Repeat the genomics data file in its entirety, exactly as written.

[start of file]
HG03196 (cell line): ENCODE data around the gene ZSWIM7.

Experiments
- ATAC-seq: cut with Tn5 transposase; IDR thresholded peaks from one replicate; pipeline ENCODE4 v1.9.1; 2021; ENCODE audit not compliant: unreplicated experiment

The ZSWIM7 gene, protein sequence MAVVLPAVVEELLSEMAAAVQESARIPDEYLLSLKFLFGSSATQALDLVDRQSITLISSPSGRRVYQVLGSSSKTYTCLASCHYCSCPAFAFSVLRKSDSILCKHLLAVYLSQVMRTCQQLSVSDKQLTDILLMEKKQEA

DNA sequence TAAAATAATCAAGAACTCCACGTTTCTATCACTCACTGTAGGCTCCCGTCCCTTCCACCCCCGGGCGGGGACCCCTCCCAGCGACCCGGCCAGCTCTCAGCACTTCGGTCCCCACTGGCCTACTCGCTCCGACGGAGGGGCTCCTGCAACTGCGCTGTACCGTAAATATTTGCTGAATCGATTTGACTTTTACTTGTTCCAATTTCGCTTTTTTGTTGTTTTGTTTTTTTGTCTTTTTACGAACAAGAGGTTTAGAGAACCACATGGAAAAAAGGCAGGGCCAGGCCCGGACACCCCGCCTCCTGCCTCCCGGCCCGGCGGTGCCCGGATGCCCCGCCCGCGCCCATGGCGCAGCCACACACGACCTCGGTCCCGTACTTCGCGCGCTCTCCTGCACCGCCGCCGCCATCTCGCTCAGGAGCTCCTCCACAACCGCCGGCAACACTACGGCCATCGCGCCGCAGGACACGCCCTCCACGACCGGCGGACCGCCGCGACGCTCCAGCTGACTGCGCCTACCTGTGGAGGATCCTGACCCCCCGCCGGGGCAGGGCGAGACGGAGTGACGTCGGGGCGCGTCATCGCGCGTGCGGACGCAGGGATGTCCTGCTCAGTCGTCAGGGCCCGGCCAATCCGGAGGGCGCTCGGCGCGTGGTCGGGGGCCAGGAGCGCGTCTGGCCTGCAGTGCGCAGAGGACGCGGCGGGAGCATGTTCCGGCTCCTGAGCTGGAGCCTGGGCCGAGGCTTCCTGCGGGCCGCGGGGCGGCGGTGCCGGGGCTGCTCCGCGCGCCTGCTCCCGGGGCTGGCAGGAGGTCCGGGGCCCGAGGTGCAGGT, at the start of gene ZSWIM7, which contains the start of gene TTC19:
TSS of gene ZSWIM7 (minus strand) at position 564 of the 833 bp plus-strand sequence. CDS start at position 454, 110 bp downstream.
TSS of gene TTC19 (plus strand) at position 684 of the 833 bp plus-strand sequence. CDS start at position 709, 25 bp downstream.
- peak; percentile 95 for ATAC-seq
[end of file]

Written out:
HG03196 (cell line): ENCODE data around the gene ZSWIM7.

Experiments
- ATAC-seq: cut with Tn5 transposase; IDR thresholded peaks from one replicate; pipeline ENCODE4 v1.9.1; 2021; ENCODE audit not compliant: unreplicated experiment

The ZSWIM7 gene, protein sequence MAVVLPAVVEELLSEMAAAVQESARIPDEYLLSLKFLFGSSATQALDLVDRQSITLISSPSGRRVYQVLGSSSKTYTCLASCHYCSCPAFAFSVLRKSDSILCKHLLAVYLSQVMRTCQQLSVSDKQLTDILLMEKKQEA

DNA sequence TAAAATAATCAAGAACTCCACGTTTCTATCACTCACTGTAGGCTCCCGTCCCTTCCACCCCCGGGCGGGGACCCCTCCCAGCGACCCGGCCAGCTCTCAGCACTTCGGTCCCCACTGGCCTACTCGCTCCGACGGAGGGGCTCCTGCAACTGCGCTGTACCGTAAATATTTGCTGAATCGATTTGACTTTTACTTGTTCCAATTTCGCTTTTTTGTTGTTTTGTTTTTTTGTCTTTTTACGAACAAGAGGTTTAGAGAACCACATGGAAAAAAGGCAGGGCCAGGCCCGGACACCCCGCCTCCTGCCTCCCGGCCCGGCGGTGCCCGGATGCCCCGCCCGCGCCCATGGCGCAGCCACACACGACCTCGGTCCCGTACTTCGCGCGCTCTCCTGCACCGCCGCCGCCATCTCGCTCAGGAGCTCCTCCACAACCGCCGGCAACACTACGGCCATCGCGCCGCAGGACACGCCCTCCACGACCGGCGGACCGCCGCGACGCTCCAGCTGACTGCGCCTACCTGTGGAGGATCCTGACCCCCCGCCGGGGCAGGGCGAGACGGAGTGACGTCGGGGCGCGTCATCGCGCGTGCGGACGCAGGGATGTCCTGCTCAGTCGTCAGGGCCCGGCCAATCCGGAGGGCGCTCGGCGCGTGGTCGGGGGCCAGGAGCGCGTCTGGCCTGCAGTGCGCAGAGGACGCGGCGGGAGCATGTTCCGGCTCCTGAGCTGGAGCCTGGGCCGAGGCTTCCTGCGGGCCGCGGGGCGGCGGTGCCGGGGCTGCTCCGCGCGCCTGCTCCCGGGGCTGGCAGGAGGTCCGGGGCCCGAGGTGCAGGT, at the start of gene ZSWIM7, which contains the start of gene TTC19:
TSS of gene ZSWIM7 (minus strand) at position 564 of the 833 bp plus-strand sequence. CDS start at position 454, 110 bp downstream.
TSS of gene TTC19 (plus strand) at position 684 of the 833 bp plus-strand sequence. CDS start at position 709, 25 bp downstream.
- peak; percentile 95 for ATAC-seq